"Complementary and alternative medicine (CAM) is a group of diverse medical and health care systems, practices, and products that are not generally considered part of conventional medicine", National Institute of Health. People with diabetes take supplements to manage their diabetes and diabetes complications. We have listed articles that discuss supplements and their believed benefits and harm. We suggest you speak with your health care professionals about whether you should take diabetes nutritional supplements.
Magnesium is a mineral. Foods high in magnesium include green leafy vegetables, nuts, seeds, and some whole grains. Glucose supplements and various supplemental forms of magnesium are marketed as tablets, capsules, or liquids.
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Magnesium has many important functions in the body, including in the heart, nerves, muscles, bones, handling glucose, and making proteins. Low levels of magnesium are commonly seen in people with diabetes. Scientists have studied the relationship between magnesium and diabetes for a long time, but it is not yet fully understood.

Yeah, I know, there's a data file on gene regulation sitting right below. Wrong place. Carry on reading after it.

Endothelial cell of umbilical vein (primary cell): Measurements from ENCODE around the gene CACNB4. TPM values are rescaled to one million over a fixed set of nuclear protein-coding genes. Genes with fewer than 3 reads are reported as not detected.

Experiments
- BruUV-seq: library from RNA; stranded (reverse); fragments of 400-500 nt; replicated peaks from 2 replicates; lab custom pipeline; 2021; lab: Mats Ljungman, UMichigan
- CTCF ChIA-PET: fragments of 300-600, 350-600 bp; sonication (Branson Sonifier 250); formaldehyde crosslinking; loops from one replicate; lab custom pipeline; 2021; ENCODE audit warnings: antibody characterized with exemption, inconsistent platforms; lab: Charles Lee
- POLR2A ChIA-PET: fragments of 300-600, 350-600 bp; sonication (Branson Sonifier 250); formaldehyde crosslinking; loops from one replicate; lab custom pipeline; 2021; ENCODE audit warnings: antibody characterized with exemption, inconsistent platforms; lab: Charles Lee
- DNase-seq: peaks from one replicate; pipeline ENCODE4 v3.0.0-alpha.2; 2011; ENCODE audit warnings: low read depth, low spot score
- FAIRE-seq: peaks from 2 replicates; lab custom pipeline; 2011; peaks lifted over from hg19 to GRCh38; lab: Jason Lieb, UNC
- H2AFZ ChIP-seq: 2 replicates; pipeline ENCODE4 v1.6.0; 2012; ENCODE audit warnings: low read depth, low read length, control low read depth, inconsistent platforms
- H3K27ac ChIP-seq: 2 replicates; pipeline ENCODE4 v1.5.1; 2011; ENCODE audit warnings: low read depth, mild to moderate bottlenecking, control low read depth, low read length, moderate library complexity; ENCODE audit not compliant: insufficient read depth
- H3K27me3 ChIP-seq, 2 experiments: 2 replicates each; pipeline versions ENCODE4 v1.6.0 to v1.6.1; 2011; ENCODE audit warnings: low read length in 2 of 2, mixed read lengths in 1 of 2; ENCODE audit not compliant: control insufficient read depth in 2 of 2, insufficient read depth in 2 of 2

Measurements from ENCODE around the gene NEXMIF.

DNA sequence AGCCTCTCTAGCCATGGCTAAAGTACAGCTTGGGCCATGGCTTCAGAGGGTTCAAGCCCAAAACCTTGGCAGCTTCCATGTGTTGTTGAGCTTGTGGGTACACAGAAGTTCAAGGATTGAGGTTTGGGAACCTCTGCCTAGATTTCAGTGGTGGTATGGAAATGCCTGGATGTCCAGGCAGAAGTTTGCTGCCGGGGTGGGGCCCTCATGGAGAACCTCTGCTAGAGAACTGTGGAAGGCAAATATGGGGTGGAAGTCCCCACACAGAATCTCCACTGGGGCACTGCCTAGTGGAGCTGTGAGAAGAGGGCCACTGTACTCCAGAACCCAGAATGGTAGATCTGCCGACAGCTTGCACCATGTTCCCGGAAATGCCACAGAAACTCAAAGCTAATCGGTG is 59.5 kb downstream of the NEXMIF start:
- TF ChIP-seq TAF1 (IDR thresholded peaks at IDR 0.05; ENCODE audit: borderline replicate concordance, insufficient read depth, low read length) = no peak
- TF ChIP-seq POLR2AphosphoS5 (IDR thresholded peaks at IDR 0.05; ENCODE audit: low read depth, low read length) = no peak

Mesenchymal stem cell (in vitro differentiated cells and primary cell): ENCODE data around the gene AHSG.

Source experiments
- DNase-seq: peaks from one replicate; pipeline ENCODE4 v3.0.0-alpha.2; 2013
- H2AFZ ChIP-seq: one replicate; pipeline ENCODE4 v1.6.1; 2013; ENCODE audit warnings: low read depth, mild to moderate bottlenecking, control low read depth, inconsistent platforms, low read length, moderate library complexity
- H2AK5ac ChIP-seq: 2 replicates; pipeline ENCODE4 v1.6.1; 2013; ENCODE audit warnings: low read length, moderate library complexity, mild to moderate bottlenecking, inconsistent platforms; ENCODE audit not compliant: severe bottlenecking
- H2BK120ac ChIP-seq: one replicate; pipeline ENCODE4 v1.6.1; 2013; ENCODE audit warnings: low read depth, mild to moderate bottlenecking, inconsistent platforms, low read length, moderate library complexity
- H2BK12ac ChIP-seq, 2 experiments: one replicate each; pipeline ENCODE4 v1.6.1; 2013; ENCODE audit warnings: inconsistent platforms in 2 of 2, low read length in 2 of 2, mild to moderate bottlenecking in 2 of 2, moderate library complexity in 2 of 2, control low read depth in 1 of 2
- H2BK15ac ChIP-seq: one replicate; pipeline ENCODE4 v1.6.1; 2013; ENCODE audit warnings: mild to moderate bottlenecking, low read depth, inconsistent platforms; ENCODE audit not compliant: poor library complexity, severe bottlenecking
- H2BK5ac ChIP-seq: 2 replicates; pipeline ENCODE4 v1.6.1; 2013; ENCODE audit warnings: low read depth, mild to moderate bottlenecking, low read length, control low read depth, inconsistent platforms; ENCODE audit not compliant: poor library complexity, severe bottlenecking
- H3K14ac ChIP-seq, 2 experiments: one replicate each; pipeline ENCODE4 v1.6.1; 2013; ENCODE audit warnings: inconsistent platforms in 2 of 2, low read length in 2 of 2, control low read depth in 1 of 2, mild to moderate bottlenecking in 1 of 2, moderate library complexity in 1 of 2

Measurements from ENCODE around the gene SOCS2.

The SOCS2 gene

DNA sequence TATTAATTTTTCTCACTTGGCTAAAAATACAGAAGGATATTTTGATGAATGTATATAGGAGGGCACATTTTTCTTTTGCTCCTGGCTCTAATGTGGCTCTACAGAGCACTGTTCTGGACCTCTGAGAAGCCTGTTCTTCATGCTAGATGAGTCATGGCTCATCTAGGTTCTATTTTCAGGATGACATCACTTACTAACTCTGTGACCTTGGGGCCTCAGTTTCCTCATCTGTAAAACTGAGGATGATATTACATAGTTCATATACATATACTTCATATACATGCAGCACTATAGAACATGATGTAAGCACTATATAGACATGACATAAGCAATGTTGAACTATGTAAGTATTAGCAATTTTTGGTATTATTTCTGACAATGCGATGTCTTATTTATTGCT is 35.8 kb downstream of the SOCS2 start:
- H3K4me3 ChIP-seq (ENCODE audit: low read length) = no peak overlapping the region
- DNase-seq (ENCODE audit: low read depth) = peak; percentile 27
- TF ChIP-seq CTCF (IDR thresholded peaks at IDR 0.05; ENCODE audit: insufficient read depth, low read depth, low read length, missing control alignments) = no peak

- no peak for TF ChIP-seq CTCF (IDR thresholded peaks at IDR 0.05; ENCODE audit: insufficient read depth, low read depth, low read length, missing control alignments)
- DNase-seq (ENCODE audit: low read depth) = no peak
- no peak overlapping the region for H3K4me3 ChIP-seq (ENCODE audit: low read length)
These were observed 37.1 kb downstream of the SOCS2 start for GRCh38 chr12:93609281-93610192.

Summary of the Research Findings
There have been a handful of studies on magnesium and type 2 diabetes, many of them very small in size and/or short in length and primarily looking at blood glucose control. The results have been mixed, with most finding that magnesium did not affect blood glucose control. Some studies have suggested that low magnesium levels may make glucose control worse in type 2 diabetes (interrupting insulin secretion in the pancreas and increasing insulin resistance) and contribute to diabetes complications.
There is evidence that magnesium supplementation may be helpful for insulin resistance. Additional controlled studies are needed to establish firmly whether magnesium supplements have any role or benefit as a CAM therapy for type 2 diabetes.
Side Effects and Other Risks
Magnesium supplements and supplements for diabetes appear to be safe for most adults at low doses. High doses can be unsafe and cause such problems as nausea, diarrhea, loss of appetite, muscle weakness, difficulty breathing, extremely low blood pressure, irregular heart rate, and confusion. Magnesium can interact with and affect the action of certain drugs, including some antibiotics, drugs to prevent osteoporosis, certain high blood pressure medicines (calcium channel blockers), muscle relaxants, and diuretics ("water pills").
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